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Chesapeake Dead Zones Shrink Under Dry Conditions

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Dead zones are less than half the size they were at this time last year.
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Dead zones are less than half the size they were at this time last year.

The size of the low oxygen "dead zone" in the Chesapeake Bay is down, and dry weather is getting the credit.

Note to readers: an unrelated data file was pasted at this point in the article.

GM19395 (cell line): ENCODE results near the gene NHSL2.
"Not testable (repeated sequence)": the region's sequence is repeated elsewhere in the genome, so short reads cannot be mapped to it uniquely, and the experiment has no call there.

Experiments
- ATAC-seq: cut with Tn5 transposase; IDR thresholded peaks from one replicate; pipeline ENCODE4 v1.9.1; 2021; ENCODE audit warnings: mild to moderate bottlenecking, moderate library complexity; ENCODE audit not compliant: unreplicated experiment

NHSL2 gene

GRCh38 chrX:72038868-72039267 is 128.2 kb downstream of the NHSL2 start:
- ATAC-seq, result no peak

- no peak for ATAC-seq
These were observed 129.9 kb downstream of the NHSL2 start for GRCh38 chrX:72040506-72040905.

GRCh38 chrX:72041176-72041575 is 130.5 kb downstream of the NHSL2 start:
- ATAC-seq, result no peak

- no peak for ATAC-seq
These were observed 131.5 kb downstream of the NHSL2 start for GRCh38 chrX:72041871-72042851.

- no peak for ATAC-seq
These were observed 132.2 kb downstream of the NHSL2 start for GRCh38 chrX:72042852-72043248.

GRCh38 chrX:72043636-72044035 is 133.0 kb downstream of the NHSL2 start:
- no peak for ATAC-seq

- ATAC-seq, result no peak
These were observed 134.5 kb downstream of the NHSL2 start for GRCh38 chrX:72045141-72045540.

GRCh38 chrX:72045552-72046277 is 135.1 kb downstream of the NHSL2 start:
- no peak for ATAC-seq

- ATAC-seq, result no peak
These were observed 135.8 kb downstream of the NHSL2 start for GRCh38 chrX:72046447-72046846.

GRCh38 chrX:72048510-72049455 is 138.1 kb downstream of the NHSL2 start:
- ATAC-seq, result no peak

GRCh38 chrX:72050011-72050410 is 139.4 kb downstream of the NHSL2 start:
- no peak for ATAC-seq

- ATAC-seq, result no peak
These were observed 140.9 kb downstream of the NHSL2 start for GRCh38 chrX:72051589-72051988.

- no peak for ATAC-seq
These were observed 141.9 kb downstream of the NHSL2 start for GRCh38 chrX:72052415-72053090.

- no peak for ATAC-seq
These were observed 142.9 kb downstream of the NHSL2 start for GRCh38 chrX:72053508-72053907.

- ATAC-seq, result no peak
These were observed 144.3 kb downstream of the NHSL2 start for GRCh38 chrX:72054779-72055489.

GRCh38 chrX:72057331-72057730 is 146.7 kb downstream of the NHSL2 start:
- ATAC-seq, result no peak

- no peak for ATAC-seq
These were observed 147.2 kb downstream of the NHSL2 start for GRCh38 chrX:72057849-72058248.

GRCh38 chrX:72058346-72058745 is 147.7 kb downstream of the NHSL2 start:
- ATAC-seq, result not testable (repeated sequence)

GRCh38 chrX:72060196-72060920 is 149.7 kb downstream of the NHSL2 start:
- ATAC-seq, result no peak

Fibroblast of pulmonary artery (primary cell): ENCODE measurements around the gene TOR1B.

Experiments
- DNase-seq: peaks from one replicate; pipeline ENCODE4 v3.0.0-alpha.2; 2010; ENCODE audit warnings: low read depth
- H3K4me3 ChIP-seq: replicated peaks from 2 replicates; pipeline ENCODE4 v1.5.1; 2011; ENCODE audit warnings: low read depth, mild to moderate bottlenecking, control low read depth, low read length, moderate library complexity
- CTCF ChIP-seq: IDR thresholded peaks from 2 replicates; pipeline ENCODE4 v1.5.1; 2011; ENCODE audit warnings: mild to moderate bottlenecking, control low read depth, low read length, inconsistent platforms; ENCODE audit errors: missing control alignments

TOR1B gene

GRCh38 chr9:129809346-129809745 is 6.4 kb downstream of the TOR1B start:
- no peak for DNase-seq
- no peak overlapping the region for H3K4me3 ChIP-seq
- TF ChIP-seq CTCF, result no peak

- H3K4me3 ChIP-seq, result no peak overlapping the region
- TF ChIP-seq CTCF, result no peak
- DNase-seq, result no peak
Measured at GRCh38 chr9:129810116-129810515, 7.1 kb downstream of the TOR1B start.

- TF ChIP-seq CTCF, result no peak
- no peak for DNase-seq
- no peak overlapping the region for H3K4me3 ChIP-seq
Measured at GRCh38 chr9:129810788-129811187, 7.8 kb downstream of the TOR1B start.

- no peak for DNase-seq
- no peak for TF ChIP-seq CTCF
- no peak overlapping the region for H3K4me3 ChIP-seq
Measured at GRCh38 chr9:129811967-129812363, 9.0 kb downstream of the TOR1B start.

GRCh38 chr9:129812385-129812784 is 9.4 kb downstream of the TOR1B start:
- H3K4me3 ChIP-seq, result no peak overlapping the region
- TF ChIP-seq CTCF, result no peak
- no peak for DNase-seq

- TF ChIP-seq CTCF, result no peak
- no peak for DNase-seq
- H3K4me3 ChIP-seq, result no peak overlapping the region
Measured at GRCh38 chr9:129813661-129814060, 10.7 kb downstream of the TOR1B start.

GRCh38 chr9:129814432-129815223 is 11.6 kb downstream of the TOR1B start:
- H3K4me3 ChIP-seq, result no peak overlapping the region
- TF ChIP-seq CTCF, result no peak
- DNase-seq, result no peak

The Maryland Department of Natural Resources says testing last week found almost 12 percent of the bay had poor oxygen levels. That is nearly half of the long-term average for this time of year. The dead zone dropped from about thirty percent of the bay in July, which is usually when the zone peaks each year.

Dead zones are areas where there is too little oxygen for fish, crabs, and other creatures to survive. The recent dry weather has starved the bay of pollutants that fuel algae blooms, which suck up oxygen when they are broken down by bacteria.

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